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Reel Time Fishing Northwest

Mark Yuasa covers fishing and outdoors in the Pacific Northwest.

November 24, 2011 at 10:08 AM

Keeping the Samish River watershed clean vital to environmental health

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Washington State University’s Skagit County Extension Beach Watchers are spreading the word to recreationalists about portable toilet and pet waste station locations in the Samish River watershed.

“This is an important environmental health issue and we can’t make a difference if people don’t know about the facilities available to them” said Chris Brown, the Beach Watcher volunteer leading this effort.

In partnership with the Skagit Conservation Education Alliance, who leads the placement and mapping of the portable toilet stations, Beach Watcher volunteers have begun to contact recreation groups and local businesses to distribute brochures and information about the Clean Samish Initiative.

The portable toilets are made available by Skagit County and the Washington State Department of Ecology to fulfill the mission of the Initiative in achieving both short and long-term pollution reductions in the Samish watershed. Initiative partners are using a variety of monitoring, education, and enforcement efforts to reduce fecal coliform levels.

“The local community and partners have really stepped up to address this issue together” said Emma Whitfield, Skagit County Public Information Officer. “The health of the Samish River watershed is of great importance to our local economy, environment, and quality of life.”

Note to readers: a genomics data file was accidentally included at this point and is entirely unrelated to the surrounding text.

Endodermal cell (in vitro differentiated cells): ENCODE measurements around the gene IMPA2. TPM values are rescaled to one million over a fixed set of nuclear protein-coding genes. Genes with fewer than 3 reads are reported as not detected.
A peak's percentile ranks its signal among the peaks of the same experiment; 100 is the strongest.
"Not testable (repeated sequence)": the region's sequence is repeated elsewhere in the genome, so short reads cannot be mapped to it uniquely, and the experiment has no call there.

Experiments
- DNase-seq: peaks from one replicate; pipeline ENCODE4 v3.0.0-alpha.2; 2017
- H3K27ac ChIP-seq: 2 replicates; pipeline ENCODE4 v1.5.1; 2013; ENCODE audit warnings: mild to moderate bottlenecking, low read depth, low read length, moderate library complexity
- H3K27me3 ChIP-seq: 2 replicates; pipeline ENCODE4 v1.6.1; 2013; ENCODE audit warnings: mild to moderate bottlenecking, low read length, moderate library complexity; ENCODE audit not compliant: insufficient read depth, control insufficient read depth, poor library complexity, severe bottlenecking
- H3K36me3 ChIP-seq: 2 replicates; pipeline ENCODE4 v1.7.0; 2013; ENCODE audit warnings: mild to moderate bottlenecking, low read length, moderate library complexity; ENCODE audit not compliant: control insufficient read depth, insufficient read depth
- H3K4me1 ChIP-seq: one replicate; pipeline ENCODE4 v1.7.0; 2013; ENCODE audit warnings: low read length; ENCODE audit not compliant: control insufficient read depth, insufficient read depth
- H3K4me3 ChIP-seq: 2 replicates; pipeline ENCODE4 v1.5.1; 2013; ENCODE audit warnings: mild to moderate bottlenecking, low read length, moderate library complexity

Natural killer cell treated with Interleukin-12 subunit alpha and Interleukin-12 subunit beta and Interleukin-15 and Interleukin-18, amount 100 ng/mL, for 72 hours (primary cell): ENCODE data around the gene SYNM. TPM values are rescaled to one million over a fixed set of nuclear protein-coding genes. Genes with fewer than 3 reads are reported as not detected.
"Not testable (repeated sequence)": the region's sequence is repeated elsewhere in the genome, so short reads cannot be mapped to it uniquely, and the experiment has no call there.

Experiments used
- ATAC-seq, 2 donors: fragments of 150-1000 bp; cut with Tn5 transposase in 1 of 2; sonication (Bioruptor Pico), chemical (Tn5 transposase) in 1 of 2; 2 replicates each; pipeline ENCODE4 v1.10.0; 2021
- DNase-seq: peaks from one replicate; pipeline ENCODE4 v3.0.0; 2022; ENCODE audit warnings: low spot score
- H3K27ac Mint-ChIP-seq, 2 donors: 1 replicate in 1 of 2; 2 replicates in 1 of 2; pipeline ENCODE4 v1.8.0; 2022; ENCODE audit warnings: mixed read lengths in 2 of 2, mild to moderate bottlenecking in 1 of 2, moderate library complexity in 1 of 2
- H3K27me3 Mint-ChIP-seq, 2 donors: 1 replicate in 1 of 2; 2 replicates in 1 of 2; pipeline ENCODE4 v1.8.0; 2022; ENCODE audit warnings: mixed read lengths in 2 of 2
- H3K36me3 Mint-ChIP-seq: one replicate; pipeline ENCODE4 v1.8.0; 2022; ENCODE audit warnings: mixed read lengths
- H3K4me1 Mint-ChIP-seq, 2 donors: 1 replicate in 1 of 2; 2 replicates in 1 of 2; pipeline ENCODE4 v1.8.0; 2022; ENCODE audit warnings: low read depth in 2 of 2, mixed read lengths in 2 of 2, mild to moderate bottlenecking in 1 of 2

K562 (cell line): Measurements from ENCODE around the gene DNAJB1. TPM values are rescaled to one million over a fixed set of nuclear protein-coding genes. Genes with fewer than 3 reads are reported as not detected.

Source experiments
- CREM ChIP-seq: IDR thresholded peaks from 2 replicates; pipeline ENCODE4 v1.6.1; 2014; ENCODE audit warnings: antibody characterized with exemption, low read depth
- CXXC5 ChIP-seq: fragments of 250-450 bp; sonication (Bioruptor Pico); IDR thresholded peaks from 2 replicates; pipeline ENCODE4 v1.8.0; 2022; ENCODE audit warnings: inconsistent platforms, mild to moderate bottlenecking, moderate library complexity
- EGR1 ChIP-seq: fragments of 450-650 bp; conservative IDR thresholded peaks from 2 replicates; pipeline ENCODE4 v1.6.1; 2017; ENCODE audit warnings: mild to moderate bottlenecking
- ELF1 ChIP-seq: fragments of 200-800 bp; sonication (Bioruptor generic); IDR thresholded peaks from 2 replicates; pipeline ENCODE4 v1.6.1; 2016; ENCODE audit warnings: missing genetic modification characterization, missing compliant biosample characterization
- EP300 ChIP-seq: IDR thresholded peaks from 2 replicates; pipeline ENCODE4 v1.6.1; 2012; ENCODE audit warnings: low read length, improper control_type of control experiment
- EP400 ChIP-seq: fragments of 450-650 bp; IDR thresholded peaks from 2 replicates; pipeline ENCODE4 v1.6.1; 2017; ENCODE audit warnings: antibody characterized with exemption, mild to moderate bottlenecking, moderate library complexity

The Samish Basin is a popular year-round recreation destination for anglers, hunters, bicyclists, kite boarders, birders, hikers, and runners.

There are currently 16 pet waste stations and 13 portable toilets located throughout the watershed. A map with their specific locations and more information is provided on the Skagit County website here.

For more information about the WSU Skagit County Extension Beach Watchers program, call Lynne Jordan, Beach Watchers Coordinator at 360-428-4270 ext. 223 or at ljordan@co.skagit.wa.us.

(Photo by Mike Siegel, Seattle Times staff photographer)

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